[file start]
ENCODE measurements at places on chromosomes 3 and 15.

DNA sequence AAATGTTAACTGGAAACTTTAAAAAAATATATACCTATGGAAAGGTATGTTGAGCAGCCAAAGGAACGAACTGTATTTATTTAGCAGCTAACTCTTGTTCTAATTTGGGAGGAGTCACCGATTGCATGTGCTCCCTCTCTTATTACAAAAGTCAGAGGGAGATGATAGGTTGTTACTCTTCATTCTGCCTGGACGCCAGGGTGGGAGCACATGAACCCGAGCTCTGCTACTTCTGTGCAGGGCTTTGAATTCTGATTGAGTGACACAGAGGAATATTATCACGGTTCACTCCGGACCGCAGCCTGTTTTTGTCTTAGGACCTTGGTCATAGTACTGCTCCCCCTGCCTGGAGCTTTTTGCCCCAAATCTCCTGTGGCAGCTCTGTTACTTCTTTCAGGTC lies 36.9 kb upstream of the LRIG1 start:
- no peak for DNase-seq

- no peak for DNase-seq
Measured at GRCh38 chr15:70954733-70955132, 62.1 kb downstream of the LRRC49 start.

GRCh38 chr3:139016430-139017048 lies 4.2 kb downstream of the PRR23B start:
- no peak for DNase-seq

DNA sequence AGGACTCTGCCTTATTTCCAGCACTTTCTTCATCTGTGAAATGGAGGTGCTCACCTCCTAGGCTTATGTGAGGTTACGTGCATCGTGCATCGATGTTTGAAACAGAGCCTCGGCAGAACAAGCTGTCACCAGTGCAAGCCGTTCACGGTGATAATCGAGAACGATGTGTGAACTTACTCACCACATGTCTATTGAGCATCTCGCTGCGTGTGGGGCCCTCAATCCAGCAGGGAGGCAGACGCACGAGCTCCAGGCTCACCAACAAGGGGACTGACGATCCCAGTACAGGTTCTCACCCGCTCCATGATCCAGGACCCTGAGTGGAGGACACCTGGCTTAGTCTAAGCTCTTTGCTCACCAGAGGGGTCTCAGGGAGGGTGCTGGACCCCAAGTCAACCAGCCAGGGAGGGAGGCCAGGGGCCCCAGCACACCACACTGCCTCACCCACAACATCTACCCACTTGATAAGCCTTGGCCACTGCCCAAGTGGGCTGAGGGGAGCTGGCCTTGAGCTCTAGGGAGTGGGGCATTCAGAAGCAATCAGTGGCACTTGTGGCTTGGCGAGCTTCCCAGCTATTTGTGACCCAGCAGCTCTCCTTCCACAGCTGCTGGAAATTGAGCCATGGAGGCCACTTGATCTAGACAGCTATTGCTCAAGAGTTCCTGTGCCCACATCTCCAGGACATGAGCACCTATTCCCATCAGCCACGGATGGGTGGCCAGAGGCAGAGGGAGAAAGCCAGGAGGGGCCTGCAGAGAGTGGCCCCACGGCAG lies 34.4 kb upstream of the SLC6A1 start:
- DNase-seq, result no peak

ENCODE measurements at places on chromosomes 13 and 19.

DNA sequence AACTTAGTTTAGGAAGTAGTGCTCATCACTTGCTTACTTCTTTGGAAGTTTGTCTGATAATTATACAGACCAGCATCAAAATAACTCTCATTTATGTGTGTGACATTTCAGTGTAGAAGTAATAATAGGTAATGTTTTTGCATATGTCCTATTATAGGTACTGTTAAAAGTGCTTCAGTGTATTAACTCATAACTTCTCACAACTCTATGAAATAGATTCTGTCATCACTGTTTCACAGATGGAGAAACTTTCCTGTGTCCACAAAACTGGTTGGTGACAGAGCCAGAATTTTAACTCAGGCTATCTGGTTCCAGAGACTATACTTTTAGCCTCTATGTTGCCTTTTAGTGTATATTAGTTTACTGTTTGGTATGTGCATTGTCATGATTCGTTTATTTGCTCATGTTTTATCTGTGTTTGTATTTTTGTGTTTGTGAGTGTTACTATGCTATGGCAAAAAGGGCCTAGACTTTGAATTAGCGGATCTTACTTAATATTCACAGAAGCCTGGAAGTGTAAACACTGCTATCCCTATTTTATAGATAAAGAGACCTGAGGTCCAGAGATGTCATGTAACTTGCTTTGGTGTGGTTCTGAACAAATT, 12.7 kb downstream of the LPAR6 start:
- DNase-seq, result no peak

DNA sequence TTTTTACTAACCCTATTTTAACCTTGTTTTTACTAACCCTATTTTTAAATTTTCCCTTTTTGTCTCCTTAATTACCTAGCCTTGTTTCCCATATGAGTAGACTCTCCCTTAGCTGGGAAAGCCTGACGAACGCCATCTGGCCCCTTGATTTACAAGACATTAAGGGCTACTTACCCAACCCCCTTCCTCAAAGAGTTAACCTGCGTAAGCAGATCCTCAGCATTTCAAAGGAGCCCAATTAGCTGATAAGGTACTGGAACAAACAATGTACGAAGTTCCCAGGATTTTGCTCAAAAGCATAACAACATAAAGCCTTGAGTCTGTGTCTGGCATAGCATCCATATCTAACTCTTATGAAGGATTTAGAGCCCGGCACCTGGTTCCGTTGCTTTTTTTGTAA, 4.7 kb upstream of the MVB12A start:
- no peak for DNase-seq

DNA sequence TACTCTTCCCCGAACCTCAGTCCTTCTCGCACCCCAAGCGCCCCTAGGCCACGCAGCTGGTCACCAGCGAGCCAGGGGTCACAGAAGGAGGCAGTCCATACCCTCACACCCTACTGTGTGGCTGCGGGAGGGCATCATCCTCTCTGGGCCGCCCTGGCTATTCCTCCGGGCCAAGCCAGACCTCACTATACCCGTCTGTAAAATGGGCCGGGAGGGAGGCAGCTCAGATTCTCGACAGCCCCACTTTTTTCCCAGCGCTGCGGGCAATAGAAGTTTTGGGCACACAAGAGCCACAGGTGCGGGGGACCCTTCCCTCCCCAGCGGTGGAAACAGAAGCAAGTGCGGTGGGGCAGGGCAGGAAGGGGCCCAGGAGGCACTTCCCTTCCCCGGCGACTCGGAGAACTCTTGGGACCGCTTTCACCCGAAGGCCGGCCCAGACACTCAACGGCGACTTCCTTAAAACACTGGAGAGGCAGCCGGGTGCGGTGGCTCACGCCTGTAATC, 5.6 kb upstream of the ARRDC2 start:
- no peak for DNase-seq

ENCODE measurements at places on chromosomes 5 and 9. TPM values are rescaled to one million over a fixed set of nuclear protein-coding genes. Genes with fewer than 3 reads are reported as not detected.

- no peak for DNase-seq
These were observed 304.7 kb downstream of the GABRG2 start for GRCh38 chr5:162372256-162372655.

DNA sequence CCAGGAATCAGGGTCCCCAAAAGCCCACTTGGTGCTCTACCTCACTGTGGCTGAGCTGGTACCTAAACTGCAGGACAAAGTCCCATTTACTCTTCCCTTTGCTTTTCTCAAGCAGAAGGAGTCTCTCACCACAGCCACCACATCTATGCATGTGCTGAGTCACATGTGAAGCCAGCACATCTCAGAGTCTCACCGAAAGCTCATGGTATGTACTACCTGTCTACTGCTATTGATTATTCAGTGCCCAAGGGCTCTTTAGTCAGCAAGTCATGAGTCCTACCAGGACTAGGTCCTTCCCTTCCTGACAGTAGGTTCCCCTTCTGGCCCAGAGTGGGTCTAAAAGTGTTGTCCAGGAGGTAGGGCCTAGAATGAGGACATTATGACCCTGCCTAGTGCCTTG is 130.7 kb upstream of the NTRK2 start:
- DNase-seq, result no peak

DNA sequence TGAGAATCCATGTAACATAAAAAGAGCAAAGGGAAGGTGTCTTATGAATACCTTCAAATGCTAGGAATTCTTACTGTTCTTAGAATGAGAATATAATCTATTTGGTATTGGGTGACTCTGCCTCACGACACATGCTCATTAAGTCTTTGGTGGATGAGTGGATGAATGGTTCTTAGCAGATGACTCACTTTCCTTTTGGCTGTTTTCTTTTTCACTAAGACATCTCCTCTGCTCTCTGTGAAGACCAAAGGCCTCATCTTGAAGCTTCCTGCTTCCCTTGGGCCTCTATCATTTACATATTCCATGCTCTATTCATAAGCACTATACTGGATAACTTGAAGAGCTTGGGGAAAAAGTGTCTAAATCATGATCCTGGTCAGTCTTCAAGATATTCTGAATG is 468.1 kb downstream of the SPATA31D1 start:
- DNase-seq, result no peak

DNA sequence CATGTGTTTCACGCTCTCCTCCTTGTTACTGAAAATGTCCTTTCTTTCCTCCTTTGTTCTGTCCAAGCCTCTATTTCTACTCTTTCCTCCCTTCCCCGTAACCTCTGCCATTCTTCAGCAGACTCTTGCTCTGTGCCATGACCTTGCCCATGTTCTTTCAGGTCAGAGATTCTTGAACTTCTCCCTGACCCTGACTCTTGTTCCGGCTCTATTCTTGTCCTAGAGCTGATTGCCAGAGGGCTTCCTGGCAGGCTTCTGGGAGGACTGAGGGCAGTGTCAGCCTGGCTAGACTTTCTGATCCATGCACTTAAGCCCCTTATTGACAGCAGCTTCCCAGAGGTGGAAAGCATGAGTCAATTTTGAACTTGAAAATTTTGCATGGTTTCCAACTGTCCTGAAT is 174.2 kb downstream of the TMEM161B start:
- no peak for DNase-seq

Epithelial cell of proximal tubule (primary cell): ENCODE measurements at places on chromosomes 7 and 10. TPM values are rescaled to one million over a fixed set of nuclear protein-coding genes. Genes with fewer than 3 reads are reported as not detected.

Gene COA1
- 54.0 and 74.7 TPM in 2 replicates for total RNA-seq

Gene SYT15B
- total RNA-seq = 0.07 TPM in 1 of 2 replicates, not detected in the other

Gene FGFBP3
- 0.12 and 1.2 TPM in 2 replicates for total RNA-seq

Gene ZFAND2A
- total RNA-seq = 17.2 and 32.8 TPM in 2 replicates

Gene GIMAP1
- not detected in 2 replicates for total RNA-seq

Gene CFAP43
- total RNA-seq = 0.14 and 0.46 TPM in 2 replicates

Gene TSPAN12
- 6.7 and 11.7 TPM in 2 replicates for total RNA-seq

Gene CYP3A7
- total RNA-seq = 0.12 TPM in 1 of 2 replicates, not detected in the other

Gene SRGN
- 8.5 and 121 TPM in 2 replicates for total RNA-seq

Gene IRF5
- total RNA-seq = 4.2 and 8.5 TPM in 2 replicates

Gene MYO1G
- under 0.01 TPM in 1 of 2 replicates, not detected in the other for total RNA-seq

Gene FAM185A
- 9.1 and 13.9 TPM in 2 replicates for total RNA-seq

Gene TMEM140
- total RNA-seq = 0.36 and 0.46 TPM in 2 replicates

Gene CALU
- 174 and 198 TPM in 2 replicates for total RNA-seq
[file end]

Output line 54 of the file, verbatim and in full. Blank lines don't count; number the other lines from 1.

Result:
- 174 and 198 TPM in 2 replicates for total RNA-seq